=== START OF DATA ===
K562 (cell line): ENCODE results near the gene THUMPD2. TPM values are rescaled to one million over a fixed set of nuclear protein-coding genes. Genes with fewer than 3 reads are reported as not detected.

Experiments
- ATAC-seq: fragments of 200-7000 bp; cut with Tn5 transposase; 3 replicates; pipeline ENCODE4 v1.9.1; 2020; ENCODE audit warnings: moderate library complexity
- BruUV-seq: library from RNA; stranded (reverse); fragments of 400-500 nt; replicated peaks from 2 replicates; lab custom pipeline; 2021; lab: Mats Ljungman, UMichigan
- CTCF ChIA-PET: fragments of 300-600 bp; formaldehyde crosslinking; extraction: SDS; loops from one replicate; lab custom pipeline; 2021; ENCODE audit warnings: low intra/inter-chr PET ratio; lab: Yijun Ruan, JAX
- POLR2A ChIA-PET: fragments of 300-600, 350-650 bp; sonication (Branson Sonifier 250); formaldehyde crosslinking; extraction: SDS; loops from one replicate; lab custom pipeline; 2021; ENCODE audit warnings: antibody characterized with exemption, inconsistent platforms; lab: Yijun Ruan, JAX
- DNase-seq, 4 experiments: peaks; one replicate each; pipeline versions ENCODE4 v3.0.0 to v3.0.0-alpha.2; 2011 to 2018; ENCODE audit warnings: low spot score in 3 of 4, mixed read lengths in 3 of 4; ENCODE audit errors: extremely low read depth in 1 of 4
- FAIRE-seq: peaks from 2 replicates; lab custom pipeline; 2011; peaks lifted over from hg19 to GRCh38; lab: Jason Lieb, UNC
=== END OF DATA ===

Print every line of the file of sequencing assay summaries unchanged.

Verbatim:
K562 (cell line): ENCODE results near the gene THUMPD2. TPM values are rescaled to one million over a fixed set of nuclear protein-coding genes. Genes with fewer than 3 reads are reported as not detected.

Experiments
- ATAC-seq: fragments of 200-7000 bp; cut with Tn5 transposase; 3 replicates; pipeline ENCODE4 v1.9.1; 2020; ENCODE audit warnings: moderate library complexity
- BruUV-seq: library from RNA; stranded (reverse); fragments of 400-500 nt; replicated peaks from 2 replicates; lab custom pipeline; 2021; lab: Mats Ljungman, UMichigan
- CTCF ChIA-PET: fragments of 300-600 bp; formaldehyde crosslinking; extraction: SDS; loops from one replicate; lab custom pipeline; 2021; ENCODE audit warnings: low intra/inter-chr PET ratio; lab: Yijun Ruan, JAX
- POLR2A ChIA-PET: fragments of 300-600, 350-650 bp; sonication (Branson Sonifier 250); formaldehyde crosslinking; extraction: SDS; loops from one replicate; lab custom pipeline; 2021; ENCODE audit warnings: antibody characterized with exemption, inconsistent platforms; lab: Yijun Ruan, JAX
- DNase-seq, 4 experiments: peaks; one replicate each; pipeline versions ENCODE4 v3.0.0 to v3.0.0-alpha.2; 2011 to 2018; ENCODE audit warnings: low spot score in 3 of 4, mixed read lengths in 3 of 4; ENCODE audit errors: extremely low read depth in 1 of 4
- FAIRE-seq: peaks from 2 replicates; lab custom pipeline; 2011; peaks lifted over from hg19 to GRCh38; lab: Jason Lieb, UNC